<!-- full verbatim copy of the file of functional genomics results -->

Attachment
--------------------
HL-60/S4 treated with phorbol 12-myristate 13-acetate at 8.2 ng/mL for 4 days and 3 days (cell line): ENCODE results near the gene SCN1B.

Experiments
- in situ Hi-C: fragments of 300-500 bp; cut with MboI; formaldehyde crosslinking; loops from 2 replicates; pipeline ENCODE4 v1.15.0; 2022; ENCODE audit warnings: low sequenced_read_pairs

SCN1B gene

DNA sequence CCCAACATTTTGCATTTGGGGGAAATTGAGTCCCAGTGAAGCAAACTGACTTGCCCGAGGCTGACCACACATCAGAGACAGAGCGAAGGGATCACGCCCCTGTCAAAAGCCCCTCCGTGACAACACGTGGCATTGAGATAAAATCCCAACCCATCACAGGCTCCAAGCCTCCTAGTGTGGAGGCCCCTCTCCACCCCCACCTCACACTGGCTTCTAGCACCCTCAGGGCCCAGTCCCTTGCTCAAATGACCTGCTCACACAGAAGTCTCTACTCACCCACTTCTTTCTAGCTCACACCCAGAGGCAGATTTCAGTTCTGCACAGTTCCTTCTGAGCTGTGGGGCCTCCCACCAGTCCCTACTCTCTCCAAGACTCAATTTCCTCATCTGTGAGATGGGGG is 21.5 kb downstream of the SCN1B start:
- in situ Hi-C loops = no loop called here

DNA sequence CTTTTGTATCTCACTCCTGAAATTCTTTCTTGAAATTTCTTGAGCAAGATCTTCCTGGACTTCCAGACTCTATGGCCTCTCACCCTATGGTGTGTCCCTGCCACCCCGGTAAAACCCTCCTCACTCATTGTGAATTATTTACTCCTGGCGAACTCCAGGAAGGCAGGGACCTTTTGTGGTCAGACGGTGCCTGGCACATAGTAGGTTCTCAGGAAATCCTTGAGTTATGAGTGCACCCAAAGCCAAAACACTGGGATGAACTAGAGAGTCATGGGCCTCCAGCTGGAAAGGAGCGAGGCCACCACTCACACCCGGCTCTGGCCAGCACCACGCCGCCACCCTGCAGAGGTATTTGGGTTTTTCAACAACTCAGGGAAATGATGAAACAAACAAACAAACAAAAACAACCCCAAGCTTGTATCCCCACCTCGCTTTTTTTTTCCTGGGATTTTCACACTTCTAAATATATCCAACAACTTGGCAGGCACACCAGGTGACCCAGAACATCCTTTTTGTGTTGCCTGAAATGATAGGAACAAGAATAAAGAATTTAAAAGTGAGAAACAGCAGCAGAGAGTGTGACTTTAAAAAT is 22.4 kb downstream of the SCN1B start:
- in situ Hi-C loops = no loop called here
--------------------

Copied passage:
HL-60/S4 treated with phorbol 12-myristate 13-acetate at 8.2 ng/mL for 4 days and 3 days (cell line): ENCODE results near the gene SCN1B.

Experiments
- in situ Hi-C: fragments of 300-500 bp; cut with MboI; formaldehyde crosslinking; loops from 2 replicates; pipeline ENCODE4 v1.15.0; 2022; ENCODE audit warnings: low sequenced_read_pairs

SCN1B gene

DNA sequence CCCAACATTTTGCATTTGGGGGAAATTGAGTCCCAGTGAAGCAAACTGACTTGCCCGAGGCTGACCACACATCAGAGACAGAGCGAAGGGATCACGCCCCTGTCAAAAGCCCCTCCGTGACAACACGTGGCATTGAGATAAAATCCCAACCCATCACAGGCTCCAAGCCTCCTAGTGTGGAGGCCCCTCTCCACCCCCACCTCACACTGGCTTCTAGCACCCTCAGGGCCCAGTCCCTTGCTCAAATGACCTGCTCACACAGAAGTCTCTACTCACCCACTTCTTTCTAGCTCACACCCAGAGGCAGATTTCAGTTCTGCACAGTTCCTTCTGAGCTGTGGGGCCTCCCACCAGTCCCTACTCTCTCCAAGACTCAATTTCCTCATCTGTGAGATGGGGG is 21.5 kb downstream of the SCN1B start:
- in situ Hi-C loops = no loop called here

DNA sequence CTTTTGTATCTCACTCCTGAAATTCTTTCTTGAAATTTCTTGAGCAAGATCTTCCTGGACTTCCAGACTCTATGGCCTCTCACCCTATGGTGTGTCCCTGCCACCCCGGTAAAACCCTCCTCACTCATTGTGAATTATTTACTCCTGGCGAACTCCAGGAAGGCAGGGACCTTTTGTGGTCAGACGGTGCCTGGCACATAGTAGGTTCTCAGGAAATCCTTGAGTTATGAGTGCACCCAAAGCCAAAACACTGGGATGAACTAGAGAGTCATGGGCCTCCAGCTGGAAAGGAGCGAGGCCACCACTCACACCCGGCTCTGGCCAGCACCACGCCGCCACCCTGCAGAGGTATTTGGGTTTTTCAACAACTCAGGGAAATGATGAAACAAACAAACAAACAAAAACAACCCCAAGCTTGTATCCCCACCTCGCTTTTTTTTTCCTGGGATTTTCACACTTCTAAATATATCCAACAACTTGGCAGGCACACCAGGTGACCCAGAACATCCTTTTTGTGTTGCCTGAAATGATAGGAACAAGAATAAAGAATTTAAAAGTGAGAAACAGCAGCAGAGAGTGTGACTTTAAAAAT is 22.4 kb downstream of the SCN1B start:
- in situ Hi-C loops = no loop called here